A national teachers union has proposed a rigorous professional exam for K-12 teachers that would be similar to the bar exam for lawyers or board certification for doctors.
“There is a body of knowledge that teachers should know and be able to do when they walk into classrooms, and that’s what we’re trying to do,” said Randi Weingarten, president of the American Federation of Teachers, who announced the plan during a nationwide conference call Monday.
“It would be a huge asset to kids and to teachers, and to ensuring that teachers are prepared on day one.”
A task force of teachers and education experts spent about a year developing the just-released 36-page report aimed at improving teacher preparation and certification.
It calls for a “rigorous entry bar for beginning teachers,” which would include in-depth tests on subject matter along with practical knowledge of classroom management and theories of learning.
Says the report: “We must do away with a common rite of passage, whereby newly minted teachers are tossed the keys to their classrooms, expected to figure things out, and left to see if they (and their students) sink or swim.”
In a survey conducted by the national union, one in three new teachers said they felt unprepared their first day on the job. New teachers reported feeling particularly underprepared in the areas of classroom discipline, time management and lesson preparation.
Fewer than half of teachers surveyed described their training as “very good,” and more than half said on-the-job experience or help from other teachers was more helpful than their formal training.
Randy Mousley, president of United Teachers of Wichita, called the proposal “a very bold step forward” toward improving teacher preparation and respect for the profession.
“This is a direction we need to go,” Mousley said. “If there are perceived issues with public education right now, it’s always, ‘Oh, it’s the teachers.’ … In reality, we don’t have a real good quality control system of people coming into the profession.”
The national union is calling for the National Board for Professional Teaching Standards to develop the actual “bar exam,” based on a set of teaching standards crafted by educators.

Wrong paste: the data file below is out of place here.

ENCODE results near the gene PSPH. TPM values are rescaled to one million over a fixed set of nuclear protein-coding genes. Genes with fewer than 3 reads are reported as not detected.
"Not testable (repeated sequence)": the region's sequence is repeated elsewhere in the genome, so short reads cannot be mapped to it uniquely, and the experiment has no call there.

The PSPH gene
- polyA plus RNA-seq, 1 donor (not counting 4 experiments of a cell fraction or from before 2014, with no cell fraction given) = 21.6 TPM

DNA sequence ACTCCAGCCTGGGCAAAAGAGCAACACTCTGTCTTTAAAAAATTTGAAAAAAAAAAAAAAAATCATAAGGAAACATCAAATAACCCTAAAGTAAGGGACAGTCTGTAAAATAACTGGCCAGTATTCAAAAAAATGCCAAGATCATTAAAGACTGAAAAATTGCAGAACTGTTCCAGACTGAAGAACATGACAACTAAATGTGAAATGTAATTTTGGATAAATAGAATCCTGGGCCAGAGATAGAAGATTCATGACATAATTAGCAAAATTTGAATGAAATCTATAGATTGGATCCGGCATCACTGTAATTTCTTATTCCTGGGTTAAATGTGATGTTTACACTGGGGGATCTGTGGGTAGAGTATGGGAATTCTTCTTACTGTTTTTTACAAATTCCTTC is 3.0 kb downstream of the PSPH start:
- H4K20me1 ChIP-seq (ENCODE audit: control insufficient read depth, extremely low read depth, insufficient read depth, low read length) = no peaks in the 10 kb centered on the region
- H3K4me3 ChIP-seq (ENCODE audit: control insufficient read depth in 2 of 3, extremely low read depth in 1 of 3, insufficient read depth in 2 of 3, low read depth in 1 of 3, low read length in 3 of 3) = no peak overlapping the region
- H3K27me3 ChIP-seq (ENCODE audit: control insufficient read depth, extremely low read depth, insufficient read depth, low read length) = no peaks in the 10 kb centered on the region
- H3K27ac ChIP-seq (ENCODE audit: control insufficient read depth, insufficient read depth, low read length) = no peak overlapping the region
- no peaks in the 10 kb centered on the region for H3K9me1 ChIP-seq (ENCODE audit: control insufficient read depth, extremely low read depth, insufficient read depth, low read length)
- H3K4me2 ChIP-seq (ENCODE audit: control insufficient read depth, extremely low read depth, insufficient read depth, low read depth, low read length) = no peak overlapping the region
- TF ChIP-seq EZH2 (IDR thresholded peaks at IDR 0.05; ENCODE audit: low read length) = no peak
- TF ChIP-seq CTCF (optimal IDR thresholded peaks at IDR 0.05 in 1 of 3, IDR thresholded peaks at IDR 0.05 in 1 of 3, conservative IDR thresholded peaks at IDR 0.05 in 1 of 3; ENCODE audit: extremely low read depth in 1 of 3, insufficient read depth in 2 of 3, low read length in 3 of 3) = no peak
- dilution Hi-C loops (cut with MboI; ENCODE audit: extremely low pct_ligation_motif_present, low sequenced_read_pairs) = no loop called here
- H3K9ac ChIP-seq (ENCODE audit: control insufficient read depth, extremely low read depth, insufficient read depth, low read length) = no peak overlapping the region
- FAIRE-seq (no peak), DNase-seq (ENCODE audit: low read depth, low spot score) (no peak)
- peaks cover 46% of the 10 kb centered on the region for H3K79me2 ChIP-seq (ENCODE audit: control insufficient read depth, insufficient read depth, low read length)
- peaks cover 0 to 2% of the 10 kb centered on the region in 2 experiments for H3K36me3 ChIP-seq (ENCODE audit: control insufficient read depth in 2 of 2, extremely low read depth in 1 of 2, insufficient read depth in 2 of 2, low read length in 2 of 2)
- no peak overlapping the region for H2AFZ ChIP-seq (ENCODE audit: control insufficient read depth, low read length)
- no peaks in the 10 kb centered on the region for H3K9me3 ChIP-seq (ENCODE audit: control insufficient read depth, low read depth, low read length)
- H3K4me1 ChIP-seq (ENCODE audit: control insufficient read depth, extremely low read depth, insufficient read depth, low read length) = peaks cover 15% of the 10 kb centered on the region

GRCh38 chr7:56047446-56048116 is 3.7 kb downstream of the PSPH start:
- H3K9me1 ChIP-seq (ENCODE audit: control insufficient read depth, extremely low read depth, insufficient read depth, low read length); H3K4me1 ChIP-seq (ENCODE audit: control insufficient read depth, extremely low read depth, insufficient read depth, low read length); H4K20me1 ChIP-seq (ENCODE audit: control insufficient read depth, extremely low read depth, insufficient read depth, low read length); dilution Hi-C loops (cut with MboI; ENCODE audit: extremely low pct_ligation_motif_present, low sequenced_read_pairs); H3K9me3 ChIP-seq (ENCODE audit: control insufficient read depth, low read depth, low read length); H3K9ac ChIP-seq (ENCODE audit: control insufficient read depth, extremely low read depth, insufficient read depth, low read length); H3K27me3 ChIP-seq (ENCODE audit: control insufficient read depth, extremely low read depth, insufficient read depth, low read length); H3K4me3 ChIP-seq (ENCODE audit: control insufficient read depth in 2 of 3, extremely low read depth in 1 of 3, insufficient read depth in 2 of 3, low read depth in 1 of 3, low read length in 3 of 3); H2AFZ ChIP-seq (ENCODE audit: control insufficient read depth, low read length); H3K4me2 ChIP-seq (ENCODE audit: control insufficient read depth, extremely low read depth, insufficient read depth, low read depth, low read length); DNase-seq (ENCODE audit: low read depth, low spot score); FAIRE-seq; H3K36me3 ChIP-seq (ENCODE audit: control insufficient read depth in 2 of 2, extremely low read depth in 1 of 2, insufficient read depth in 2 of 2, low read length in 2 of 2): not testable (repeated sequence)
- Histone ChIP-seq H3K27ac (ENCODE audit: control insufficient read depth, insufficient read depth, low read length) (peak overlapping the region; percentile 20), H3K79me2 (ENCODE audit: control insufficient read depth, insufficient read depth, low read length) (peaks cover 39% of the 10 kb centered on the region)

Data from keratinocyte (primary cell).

The proposal also calls for universities to be more selective in accepting students into teacher preparation programs and graduating them into classrooms.
Currently, teacher certification requirements vary from state to state. In Kansas, teachers must pass the Praxis test of content knowledge for whichever grade or subject they plan to teach, as well as the Principals of Learning and Teaching exam.
Both tests are written and administered by the Educational Testing Service, said Susan Helbert, assistant director for teacher education and accreditation for the Kansas Department of Education.
Kansas also requires a semester of full-time student teaching or internship, Helbert said.
“In the teaching profession, they do have professional standards for both leadership and teaching that have become the basis for most of the states’ own professional standards,” she said.
Sharon Iorio, dean of the College of Education at Wichita State University, said the quality of teacher education programs may vary, but “Kansas has high standards” as evidenced by state policy and procedures.
In an e-mail, Iorio said WSU’s requirements for minimum grade point averages, along with benchmark assessments and cut scores on national exams like the ACT “is a good gateway system to identify only those students who qualify to be good teachers.”
Lisa Waterman, an education major at Southwestern College in Winfield, said the idea of a bar exam for teachers “is not going to phase me” because she feels confident she could pass such a test.
But the 43-year-old mother of two who will start student teaching at Beech Elementary School in January said comparing teaching to law or medicine isn’t a fair parallel for at least one reason:
“When you think of a bar exam for a doctor or a lawyer, you think of those wages, those salaries, and it’s not exactly the same,” Waterman said.
“I personally would be fine (with an additional test). But if they’re going to raise the bar for professional teachers, so to speak, it would be nice if the respect for the profession and the salaries could go up as well.”
Mousley, the Wichita union president, agreed. He added that he is “a little skeptical” about whether diverse interests within the teaching profession will be able to come up with a common set of standards and a common exam.
“It’s going to take buy-in from a lot of other people,” he said. “This (proposal) lays out to me that if this country wants a world-class education system, here’s what we have to do.”
Ron Thorpe, president and chief executive of the National Board for Professional Teaching Standards, said Monday that the task may be difficult but is necessary.
“The key definition of a profession is that the people in it define the key terms,” Thorpe said during the conference call. “What should (first-year) teachers be able to do? What should they look like in front of students at that point in their career?
“In education there are lots and lots of players, and that’s not necessarily a bad thing,” he said. “It just means there’s a lot of work to do in terms of aligning.”